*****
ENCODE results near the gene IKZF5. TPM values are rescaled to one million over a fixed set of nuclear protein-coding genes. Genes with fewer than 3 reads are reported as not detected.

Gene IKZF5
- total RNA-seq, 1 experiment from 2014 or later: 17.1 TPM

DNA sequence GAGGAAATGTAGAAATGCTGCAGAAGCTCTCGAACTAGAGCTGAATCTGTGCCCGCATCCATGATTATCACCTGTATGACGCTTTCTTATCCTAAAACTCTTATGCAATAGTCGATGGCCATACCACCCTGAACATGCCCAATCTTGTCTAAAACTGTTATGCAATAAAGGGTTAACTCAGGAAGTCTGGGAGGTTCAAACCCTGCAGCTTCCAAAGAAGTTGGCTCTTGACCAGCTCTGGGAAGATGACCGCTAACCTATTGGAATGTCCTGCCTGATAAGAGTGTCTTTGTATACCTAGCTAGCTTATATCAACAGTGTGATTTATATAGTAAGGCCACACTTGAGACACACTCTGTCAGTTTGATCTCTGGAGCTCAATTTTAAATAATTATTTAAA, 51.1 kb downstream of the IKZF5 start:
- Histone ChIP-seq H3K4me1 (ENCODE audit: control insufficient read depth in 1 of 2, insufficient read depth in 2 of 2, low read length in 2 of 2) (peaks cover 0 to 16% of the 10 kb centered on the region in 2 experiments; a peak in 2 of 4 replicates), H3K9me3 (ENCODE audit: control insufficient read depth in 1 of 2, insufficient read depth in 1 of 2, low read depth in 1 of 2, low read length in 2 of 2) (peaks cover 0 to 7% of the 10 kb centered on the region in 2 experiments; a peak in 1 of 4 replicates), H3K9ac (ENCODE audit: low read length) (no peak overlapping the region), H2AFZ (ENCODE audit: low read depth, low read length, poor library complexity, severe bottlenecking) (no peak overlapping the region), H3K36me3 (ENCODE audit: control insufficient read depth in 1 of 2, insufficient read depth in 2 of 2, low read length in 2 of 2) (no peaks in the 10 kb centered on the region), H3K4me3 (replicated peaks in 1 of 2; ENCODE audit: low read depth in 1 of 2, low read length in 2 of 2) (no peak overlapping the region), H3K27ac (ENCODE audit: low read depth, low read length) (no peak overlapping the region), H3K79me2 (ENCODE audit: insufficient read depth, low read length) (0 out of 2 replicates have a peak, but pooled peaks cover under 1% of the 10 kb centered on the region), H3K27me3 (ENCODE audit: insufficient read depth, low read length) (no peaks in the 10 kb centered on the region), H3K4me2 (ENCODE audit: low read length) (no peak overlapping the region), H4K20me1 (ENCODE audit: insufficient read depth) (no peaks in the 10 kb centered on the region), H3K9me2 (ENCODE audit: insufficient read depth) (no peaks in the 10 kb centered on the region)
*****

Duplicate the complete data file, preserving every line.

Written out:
ENCODE results near the gene IKZF5. TPM values are rescaled to one million over a fixed set of nuclear protein-coding genes. Genes with fewer than 3 reads are reported as not detected.

Gene IKZF5
- total RNA-seq, 1 experiment from 2014 or later: 17.1 TPM

DNA sequence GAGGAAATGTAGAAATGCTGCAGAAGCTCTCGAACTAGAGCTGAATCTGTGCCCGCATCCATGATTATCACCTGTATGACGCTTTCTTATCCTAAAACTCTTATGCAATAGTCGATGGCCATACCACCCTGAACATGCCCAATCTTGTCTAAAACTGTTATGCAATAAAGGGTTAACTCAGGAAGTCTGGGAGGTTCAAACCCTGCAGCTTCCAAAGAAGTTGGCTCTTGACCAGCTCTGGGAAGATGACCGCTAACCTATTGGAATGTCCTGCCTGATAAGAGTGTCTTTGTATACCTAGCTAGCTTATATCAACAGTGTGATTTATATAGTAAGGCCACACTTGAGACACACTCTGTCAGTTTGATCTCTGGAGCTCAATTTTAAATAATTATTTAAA, 51.1 kb downstream of the IKZF5 start:
- Histone ChIP-seq H3K4me1 (ENCODE audit: control insufficient read depth in 1 of 2, insufficient read depth in 2 of 2, low read length in 2 of 2) (peaks cover 0 to 16% of the 10 kb centered on the region in 2 experiments; a peak in 2 of 4 replicates), H3K9me3 (ENCODE audit: control insufficient read depth in 1 of 2, insufficient read depth in 1 of 2, low read depth in 1 of 2, low read length in 2 of 2) (peaks cover 0 to 7% of the 10 kb centered on the region in 2 experiments; a peak in 1 of 4 replicates), H3K9ac (ENCODE audit: low read length) (no peak overlapping the region), H2AFZ (ENCODE audit: low read depth, low read length, poor library complexity, severe bottlenecking) (no peak overlapping the region), H3K36me3 (ENCODE audit: control insufficient read depth in 1 of 2, insufficient read depth in 2 of 2, low read length in 2 of 2) (no peaks in the 10 kb centered on the region), H3K4me3 (replicated peaks in 1 of 2; ENCODE audit: low read depth in 1 of 2, low read length in 2 of 2) (no peak overlapping the region), H3K27ac (ENCODE audit: low read depth, low read length) (no peak overlapping the region), H3K79me2 (ENCODE audit: insufficient read depth, low read length) (0 out of 2 replicates have a peak, but pooled peaks cover under 1% of the 10 kb centered on the region), H3K27me3 (ENCODE audit: insufficient read depth, low read length) (no peaks in the 10 kb centered on the region), H3K4me2 (ENCODE audit: low read length) (no peak overlapping the region), H4K20me1 (ENCODE audit: insufficient read depth) (no peaks in the 10 kb centered on the region), H3K9me2 (ENCODE audit: insufficient read depth) (no peaks in the 10 kb centered on the region)